RV Composting Toilet Myths That Need To Go Away

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Almost every RVer dreads the black water tank! It’s something we are frequently asked about by newbies or folks considering the RV lifestyle. Let’s face it, it’s the dirtiest job when it comes to RVing and not many look forward to it. You can remove this dirty task by considering a composting toilet for an RV.

However, when you bring up RV composting toilets, people seem pretty split. If you don’t have one, you’ve probably heard the myths about them. Today, we’re going to debunk myths around composting toilets for RVs and recommend the best one!

What Is a Composting Toilet for Your RV?  

A composting toilet for RVs is an alternative to the black tank. It breaks down human waste naturally by mixing organic material (like peat) into it. The composting process turns into fertilizer and can be disposed of almost anywhere, unlike the waste created from an RV black tank. Pretty cool, huh?

How Do RV Composting Toilets Work?

When you go to the bathroom, the commode separates liquid and solid waste and diverts each to its separate tank. You flush with no water. As a result, solid waste doesn’t turn into sewage, and it usually reduces odors in between tank emptying.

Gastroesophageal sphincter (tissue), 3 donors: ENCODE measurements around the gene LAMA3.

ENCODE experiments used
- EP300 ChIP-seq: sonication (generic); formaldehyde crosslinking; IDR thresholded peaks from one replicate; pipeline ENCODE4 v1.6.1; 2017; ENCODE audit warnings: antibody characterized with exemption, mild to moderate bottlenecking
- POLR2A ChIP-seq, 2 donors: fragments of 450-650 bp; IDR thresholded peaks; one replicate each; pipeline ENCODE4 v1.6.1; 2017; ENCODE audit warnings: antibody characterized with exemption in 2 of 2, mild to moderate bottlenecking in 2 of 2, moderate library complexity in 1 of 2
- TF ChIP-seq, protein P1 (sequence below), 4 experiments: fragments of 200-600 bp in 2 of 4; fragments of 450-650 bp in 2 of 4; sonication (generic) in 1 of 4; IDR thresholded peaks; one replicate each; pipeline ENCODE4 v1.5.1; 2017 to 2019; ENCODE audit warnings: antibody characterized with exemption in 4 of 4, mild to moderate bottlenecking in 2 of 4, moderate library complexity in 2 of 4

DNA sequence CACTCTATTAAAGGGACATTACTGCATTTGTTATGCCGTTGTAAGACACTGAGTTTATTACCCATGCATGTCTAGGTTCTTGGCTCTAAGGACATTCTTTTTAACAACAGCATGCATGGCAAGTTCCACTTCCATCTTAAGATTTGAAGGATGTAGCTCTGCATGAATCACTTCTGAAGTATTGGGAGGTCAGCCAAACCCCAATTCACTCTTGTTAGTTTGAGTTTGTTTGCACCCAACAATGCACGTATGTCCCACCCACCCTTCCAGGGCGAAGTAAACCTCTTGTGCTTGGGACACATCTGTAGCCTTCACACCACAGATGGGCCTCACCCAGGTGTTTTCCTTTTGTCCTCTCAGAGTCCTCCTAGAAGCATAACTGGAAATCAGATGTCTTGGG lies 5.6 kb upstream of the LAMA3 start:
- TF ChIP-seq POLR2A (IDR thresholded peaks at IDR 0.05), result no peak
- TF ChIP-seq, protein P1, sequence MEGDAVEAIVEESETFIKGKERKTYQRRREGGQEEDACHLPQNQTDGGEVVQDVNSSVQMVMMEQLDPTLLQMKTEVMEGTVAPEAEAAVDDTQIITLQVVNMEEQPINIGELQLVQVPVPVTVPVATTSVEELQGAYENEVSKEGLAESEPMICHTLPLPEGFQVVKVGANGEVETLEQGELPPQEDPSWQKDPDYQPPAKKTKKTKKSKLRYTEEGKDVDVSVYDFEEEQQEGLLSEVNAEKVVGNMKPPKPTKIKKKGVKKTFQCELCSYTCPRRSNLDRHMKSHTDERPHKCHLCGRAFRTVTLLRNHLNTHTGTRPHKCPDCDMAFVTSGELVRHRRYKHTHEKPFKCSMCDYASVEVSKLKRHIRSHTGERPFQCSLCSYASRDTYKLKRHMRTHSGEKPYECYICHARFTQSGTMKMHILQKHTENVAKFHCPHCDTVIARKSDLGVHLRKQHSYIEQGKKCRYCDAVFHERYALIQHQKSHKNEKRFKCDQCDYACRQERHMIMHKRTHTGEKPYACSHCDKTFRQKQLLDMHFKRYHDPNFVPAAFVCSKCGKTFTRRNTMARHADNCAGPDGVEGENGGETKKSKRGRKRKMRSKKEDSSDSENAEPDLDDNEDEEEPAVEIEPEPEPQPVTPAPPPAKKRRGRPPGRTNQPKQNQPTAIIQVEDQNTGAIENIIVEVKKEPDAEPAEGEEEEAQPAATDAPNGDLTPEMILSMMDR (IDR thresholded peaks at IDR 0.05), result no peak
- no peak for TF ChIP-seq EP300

To help facilitate solid waste breakdown, you’ll add an organic material of some sort when you flush. Peat is the typical go-to. Solid waste will dry up more quickly with this addition, and it also helps speed up decomposition. Some composting toilets for your RV have a crank to stir the mixture. 

After a few weeks, your solid waste will have turned to compost. Then, you just dump the bin into a trash bag or a composting bin. 

Liquid waste requires more frequent dumping. Usually, you need to empty the tank every 1-2 days, depending on how much you use it. You can dilute the urine and dump it on the ground in some places. Just remember to steer clear of water sources, other campsites, and so on, and watch for posted guidelines for the area. And remember, never dump the solid compost on the ground.

Dehydrated wooden pellets that are for a composting toilet for RV.

Myth 1: A Composting Toilet For an RV Smells Bad

As we mentioned before, composting toilets are virtually odorless. It’s a welcome change from the usual RV bathroom situation. Since no liquids mix with your solid waste, you probably won’t notice a smell. 

Additionally, some RV composting toilets have an air-tight seal on the lid to trap any would-be smelly air. The few times we have heard from friends of their composting toilet smelling, it’s usually due to accidentally getting some liquid into the solids tank. So just be sure to adequately empty your urine tank when needed.

Myth 2: RV Composting Toilets Are For Hippies

Composting toilets in an RV are great for anyone! If you like to spend time off-grid instead of a traditional RV park, you need a composting toilet. It will make your life so much simpler and less smelly.